Kentucky 1

10. “Get a wiggle on” – South Dakota

The Dakotas get a bad rap: the weather isn’t all that great, there’s not much to see or do and the locals are friendly, but perhaps a little strange. One thing you’ll quickly notice is that South Dakotans, much like Minnesotans and North Dakotans, have some pretty odd turns of phrase. One of the most intriguing is “get a wiggle on,” which essentially means “hurry up.” Others might be familiar with the phrase “get a move on,” which uses the same construct and means the same thing. We’re not entirely sure why South Dakotans want everyone to wiggle to their destination, though maybe it has something to do with keeping warm during the harsh winter weather. Nonetheless, if a South Dakotan acquaintance happens to suggest you should get your wiggle on, you needn’t bust a move like you’re on the dance floor—a bit more spring in your step will do.

South Dakota

9. “Gotta get flat” – California

It shouldn’t come as much of a surprise that the Golden State has some pretty slangy terminology. While a lot of California colloquialisms have arisen from surf culture and then spread to a wider demographic through the magic of Hollywood, there are still a few turns of phrase that are uniquely Californian. One of those phrases might be “gotta get flat,” which, at first glance, seems pretty obtuse. Why do we need to get flattened out? Is this something to do with earthquakes? Or maybe it’s some new twist on “getting down.” It actually just means “I need to lie down”—and if you think about it, it makes perfect sense: we often talk about being “laid flat out” or “flat on our backs,” so “getting flat” would be lying down.

California

8. “Geez-o-Pete!” – Michigan

Michigan’s strangest idiom might seem relatively tame or even understandable from some points of view. It’s a sort of mild swear, certainly not as rude as some of the phrases you can find around the world. In some ways, it’s almost cute and it’s definitely Michigan. “Geez-o-Pete!” is an exclamation that’s sort of like “Jesus Mary Mother of God!” with much the same meaning and a kind of parallel structure in that it calls on Jesus and St. Peter. If you hear your Michiganian friends shouting this, you know something’s caught them off-guard and not in a way that’s made them happy. It’s just that polite company is likely forcing them to keep it G-rated—otherwise you might hear some other choice words instead of this phrase.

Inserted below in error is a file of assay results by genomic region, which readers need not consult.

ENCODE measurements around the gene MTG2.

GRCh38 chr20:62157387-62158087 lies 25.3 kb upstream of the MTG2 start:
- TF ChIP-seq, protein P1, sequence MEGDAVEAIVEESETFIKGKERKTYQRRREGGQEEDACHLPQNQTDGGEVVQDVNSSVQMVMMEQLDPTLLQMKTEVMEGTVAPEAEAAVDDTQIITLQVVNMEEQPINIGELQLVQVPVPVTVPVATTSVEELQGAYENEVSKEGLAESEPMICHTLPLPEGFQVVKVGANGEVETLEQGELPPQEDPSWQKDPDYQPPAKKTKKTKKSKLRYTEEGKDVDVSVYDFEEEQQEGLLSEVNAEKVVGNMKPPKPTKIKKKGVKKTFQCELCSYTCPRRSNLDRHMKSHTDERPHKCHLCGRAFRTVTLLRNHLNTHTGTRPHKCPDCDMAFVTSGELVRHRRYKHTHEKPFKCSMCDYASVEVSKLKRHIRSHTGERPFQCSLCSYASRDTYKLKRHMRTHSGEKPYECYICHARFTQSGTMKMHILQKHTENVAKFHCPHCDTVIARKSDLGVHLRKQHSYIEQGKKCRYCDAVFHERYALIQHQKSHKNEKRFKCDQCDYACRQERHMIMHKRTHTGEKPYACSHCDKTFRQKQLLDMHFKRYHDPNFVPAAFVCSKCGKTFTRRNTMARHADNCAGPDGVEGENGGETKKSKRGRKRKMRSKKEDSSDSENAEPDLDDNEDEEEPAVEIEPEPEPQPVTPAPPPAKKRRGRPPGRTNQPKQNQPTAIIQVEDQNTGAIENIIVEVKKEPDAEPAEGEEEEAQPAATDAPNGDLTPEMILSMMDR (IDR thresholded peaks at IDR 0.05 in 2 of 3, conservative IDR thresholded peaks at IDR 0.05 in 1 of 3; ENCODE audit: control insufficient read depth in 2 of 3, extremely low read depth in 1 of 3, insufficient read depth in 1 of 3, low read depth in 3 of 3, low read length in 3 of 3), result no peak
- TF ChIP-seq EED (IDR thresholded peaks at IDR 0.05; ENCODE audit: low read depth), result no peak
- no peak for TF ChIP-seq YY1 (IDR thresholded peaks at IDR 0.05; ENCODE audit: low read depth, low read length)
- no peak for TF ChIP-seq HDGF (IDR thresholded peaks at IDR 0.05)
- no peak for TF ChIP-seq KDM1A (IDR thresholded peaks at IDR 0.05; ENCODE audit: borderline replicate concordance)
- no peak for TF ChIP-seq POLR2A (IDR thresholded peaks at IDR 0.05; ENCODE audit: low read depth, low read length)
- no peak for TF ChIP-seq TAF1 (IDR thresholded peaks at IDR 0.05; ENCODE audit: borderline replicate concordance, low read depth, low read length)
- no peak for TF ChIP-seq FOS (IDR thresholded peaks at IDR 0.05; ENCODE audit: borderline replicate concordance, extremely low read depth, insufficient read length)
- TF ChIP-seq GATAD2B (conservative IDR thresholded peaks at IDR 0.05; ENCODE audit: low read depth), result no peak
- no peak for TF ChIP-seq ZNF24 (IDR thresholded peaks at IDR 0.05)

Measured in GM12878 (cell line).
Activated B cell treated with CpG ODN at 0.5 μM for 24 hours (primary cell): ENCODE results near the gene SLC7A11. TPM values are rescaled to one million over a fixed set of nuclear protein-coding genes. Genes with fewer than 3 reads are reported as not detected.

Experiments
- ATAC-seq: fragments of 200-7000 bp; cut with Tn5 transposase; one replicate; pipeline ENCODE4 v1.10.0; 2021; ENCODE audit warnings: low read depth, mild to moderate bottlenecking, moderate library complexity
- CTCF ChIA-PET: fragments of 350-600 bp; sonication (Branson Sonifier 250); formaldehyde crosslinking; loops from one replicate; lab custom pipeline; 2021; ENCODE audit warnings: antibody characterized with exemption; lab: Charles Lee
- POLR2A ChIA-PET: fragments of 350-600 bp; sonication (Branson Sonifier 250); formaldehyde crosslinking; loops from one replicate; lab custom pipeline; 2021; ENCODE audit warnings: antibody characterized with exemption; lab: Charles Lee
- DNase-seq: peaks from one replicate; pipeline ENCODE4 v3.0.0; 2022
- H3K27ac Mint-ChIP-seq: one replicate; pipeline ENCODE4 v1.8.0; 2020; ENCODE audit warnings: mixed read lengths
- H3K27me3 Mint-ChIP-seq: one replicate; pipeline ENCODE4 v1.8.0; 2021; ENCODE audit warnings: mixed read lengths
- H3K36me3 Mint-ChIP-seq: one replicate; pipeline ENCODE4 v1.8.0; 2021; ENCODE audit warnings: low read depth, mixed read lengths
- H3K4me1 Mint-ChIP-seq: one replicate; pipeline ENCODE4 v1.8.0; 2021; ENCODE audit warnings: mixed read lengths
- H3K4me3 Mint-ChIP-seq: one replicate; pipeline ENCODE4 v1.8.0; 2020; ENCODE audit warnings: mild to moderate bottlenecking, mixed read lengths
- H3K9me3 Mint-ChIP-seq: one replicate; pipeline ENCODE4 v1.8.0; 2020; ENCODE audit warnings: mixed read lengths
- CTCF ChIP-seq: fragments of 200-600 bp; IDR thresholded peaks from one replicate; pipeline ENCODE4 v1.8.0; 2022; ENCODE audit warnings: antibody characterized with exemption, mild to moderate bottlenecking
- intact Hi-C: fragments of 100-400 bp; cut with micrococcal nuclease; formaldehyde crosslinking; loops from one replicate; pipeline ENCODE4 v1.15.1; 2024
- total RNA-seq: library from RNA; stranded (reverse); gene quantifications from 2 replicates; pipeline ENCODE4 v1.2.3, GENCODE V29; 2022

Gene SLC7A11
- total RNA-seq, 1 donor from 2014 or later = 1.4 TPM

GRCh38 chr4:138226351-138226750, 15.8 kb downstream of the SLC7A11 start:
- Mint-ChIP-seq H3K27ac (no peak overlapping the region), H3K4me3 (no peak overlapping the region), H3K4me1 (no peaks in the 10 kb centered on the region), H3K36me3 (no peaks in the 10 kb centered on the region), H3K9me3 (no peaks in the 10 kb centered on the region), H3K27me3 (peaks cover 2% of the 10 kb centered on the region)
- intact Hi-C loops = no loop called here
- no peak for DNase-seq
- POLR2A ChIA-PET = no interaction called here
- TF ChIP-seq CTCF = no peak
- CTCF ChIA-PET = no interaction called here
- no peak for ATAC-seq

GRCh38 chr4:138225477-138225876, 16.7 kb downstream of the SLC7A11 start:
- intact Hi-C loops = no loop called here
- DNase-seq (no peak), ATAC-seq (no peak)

Michigan

7. “Just because a cat has her kittens in the oven don’t make them biscuits” – Vermont

Local pride is something you’ll run into in any number of states (and countries, for that matter), but Vermont seems to take the cake with their own colloquialism about what makes a local a local. Specifically, they might tell you that “just because a cat has her kittens in the oven don’t make them biscuits.” What they’re really saying is that even if you were born in Vermont, you’re not necessarily a Vermonter, just like putting those kittens in the oven doesn’t make them biscuits. Once an outsider, always an outsider in Vermont, it seems. It will apparently take a couple generations to be considered a real Vermonter. In the meantime, nobody’s said we can’t all enjoy maple syrup, fantastic fall colors and great skiing in the Green Mountains in the wintertime.

Vermont

6. “That dog won’t hunt” – Georgia

Georgia’s another Southern state with that peculiarly Southern way of speaking. Of course, the Peach State has its own lingo, and one of the native phrases is “that dog won’t hunt” or “that dog don’t hunt.” While outsiders might think nothing of this idiom, it’s actually a way of saying something won’t work—much like a dog that won’t hunt, something’s a little off. Other versions of the phrase include “that horse isn’t a runner” and the historical predecessor “that cock won’t fight,” which was used as a natural metaphor for an idea that was bound to fail during the heydays of cockfighting in the 17th and 18th centuries. Today, if someone from the Peach State tells you the dog won’t hunt, you’d better go back to the drawing board.